An excellent and accurate review. Nice Job!
To Jeff Fritz,
Just read this review [Dynaudio Contour 60] and really enjoyed it. I also read your article concerning the Coda [Model 11] amp. For this speaker, would a Bryston 4B3 amp be a smart move or would a Coda S5.5 be better? I used to have a Bryston 4B-ST amp driving a pair of Aerial 8 speakers with a Resolution Audio CD-55 transport-DAC-preamp. I ran this balanced with biwire Cardas Neutral Reference interconnects. I really liked the system, but soundstage depth was lacking, which was my only beef.
Any thoughts concerning the Audio Physic Codex four-way tower speakers? These are roughly $14,995/pr. Any chance you could review the Coda S5.5 amp, as there are no current reviews out that I could find? Thanking you in advance,
Regarding the Audio Physics Codex loudspeakers, I’d suggest you read the review that Aron Garrecht wrote right here on SoundStage! Ultra. I’ve not personally heard that speaker but trust Aron’s assessment.
As for Bryston vs. Coda, I think that’s a can’t-go-wrong proposition. Both brands have been around forever and, as far as my experience goes, build bulletproof amplifiers that sound simply terrific. In fact, I think both brands -- when compared to many that they are typically in competition with – score extremely high on the value/performance scale. Lastly, although I don’t have an S5.5 in for review presently, I’m in discussions with Coda about a review in the near future. Keep an eye on SoundStage! Ultra in the coming months. Thanks for writing. . . . Jeff Fritz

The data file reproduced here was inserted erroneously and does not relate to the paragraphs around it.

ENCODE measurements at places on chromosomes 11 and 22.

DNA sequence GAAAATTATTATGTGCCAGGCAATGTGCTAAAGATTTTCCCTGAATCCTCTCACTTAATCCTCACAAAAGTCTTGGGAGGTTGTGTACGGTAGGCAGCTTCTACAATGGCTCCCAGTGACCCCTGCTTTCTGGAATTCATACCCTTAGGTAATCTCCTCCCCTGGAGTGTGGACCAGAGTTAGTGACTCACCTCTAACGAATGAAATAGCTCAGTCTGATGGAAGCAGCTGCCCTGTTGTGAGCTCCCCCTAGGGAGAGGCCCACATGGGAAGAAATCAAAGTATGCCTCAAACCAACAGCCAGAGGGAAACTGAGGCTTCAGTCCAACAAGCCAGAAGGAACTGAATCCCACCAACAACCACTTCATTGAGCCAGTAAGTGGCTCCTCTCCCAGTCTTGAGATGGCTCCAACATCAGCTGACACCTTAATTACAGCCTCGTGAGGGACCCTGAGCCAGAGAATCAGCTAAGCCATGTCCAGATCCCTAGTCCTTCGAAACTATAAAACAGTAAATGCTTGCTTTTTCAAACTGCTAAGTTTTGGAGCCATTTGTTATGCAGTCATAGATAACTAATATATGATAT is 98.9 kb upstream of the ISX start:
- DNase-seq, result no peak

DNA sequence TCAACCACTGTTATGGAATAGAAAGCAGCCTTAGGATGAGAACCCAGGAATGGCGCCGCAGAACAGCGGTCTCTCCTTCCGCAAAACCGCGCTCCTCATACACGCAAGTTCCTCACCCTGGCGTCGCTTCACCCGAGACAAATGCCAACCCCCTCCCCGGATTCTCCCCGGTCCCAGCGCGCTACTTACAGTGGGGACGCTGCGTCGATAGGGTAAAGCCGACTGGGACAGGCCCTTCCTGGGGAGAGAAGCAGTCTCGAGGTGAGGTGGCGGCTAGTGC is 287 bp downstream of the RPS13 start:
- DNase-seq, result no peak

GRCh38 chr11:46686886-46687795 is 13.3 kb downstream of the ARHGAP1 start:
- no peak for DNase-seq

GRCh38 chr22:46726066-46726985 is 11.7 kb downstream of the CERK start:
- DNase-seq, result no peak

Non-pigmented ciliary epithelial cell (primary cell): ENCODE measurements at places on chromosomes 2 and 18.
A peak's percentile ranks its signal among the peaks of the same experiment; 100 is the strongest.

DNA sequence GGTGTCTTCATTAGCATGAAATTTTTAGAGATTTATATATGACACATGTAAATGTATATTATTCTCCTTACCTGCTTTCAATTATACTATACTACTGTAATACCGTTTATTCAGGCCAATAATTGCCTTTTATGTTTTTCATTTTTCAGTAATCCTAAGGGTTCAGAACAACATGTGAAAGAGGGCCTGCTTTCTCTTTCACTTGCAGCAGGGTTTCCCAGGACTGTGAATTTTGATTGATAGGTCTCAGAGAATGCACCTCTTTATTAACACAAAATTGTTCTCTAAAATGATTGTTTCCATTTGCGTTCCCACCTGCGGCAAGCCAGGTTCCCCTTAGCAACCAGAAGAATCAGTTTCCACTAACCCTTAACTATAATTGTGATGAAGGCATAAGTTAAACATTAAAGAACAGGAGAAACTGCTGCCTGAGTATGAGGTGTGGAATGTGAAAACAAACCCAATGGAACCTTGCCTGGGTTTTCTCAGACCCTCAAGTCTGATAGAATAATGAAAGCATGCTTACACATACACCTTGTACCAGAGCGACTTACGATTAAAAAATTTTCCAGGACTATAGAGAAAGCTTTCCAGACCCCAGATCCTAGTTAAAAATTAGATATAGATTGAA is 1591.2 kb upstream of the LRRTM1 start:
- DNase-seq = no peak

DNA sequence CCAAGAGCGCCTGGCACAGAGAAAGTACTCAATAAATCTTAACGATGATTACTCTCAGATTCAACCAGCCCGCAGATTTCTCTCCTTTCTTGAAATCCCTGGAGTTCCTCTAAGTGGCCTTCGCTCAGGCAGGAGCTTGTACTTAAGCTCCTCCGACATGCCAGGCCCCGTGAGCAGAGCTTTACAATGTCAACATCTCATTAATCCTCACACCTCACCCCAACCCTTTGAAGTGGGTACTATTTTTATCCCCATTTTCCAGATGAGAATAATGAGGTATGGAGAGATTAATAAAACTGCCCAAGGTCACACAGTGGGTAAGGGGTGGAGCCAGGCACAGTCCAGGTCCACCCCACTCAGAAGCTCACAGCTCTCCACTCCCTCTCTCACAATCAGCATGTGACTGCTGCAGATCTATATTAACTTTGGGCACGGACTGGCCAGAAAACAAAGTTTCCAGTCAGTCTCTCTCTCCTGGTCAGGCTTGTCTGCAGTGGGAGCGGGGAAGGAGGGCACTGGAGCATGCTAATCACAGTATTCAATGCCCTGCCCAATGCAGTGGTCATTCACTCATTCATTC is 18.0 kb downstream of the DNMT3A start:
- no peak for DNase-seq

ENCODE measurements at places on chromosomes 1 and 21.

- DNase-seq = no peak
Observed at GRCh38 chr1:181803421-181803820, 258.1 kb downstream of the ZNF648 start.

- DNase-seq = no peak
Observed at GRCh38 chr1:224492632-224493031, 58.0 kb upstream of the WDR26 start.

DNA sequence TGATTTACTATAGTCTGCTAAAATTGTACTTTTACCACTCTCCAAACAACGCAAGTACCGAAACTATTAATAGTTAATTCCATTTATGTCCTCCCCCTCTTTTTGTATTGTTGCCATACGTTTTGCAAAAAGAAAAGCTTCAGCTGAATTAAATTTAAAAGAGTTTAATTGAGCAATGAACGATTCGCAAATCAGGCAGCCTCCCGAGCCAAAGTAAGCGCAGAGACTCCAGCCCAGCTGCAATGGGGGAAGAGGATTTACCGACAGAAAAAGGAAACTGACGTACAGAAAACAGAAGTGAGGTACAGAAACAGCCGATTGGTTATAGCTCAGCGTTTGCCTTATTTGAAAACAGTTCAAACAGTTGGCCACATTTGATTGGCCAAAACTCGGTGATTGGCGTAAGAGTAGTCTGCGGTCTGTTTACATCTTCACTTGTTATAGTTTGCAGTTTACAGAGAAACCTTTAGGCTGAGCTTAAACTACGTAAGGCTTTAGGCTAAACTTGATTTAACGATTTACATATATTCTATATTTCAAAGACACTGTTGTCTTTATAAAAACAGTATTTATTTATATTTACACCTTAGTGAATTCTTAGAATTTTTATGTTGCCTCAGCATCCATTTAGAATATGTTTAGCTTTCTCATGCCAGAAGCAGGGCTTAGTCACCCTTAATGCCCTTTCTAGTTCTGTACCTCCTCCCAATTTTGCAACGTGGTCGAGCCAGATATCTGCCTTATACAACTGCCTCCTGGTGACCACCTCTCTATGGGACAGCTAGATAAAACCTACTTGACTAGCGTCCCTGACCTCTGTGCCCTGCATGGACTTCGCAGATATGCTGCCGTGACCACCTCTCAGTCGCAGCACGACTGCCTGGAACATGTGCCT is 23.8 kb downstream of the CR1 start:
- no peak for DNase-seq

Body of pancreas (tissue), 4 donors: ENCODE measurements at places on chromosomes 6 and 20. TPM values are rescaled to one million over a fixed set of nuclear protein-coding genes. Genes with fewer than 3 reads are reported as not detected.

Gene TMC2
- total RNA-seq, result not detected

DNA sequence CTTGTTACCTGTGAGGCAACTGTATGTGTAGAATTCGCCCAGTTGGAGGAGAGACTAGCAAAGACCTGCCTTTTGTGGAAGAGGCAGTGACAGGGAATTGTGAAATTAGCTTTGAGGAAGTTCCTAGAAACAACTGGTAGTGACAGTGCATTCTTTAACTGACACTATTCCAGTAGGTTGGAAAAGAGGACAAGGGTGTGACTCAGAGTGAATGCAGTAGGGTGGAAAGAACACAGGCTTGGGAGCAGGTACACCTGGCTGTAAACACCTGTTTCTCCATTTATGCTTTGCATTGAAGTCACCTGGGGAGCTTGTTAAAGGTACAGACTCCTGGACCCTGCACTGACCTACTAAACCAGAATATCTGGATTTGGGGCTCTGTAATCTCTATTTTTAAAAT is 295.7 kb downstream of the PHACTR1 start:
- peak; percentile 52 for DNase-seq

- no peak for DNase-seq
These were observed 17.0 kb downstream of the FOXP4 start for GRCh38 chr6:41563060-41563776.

To Jeff Fritz,
Not quite a year ago I was privileged to have some back-and-forth dialogue with you (via e-mail) regarding the assembly of my new system. You may recall that I had initially written for your opinion on a select list of loudspeakers (Vivid, Magico, Kharma) that had each received some pretty good reviews in the general audio press, as well as in the SoundStage! family of publications. In the end I chose to acquire the YG Acoustics Hailey 1.2 ($42,800 USD per pair). After living with the speaker now for the past six months I can confidently say how happy I am with this selection and that I have not experienced the “what if” scenarios that can usually accompany this kind of expenditure (high dollars for me anyway).